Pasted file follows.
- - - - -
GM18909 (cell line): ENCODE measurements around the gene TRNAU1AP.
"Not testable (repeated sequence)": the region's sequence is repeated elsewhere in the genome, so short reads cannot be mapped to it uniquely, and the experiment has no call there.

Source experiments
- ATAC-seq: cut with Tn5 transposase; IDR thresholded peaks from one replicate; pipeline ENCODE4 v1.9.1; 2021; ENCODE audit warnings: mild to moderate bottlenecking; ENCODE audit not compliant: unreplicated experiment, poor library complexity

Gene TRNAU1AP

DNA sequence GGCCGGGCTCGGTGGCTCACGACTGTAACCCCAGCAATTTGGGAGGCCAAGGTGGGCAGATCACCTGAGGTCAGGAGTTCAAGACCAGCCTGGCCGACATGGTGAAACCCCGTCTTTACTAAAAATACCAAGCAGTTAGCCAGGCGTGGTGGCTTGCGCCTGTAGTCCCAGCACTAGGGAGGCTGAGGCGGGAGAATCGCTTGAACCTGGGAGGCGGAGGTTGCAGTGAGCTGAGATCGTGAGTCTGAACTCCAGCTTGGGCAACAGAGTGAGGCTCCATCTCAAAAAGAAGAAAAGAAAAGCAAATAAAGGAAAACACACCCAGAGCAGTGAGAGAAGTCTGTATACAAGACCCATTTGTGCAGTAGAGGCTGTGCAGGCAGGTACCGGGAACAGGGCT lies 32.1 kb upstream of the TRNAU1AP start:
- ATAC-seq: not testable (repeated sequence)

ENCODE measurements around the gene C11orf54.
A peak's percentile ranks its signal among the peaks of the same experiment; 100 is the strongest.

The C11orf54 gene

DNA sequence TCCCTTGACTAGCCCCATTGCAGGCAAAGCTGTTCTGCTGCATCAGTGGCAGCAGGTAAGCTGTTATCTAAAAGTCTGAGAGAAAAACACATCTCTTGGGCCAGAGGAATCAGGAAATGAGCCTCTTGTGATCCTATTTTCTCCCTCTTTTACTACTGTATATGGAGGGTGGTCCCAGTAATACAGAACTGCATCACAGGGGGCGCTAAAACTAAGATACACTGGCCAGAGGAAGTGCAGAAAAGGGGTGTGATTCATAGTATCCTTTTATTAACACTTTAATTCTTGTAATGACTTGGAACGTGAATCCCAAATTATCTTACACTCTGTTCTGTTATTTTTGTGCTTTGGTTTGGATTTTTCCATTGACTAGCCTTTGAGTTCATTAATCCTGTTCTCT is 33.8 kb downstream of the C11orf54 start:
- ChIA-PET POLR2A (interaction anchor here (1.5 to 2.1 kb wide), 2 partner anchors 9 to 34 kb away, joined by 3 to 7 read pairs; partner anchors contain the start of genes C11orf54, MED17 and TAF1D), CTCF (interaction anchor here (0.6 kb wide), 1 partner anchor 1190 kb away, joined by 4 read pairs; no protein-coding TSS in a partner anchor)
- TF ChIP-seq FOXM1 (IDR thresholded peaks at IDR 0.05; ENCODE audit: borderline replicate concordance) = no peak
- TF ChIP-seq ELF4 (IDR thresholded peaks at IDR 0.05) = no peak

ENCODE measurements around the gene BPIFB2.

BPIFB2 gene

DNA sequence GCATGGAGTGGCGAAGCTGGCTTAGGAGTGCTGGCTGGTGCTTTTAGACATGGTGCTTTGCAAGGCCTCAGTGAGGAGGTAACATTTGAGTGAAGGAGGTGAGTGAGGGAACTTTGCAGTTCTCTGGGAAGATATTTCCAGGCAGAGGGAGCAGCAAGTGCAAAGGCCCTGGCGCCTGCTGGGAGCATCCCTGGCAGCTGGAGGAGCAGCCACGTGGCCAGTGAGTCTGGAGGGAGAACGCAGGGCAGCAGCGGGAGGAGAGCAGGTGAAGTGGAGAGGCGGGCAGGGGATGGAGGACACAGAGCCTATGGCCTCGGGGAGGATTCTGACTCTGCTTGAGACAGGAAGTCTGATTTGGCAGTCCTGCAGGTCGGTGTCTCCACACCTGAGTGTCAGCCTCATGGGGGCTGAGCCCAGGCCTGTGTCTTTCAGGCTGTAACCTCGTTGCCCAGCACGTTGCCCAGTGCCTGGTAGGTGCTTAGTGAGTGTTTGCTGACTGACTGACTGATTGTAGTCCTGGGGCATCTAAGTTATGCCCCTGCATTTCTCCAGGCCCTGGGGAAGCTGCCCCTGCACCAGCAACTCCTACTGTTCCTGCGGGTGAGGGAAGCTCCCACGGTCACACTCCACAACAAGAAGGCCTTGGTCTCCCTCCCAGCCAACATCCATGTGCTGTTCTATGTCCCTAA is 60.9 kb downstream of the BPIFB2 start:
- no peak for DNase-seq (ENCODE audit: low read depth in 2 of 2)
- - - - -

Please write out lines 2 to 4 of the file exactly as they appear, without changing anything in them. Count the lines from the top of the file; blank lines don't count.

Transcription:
"Not testable (repeated sequence)": the region's sequence is repeated elsewhere in the genome, so short reads cannot be mapped to it uniquely, and the experiment has no call there.

Source experiments
- ATAC-seq: cut with Tn5 transposase; IDR thresholded peaks from one replicate; pipeline ENCODE4 v1.9.1; 2021; ENCODE audit warnings: mild to moderate bottlenecking; ENCODE audit not compliant: unreplicated experiment, poor library complexity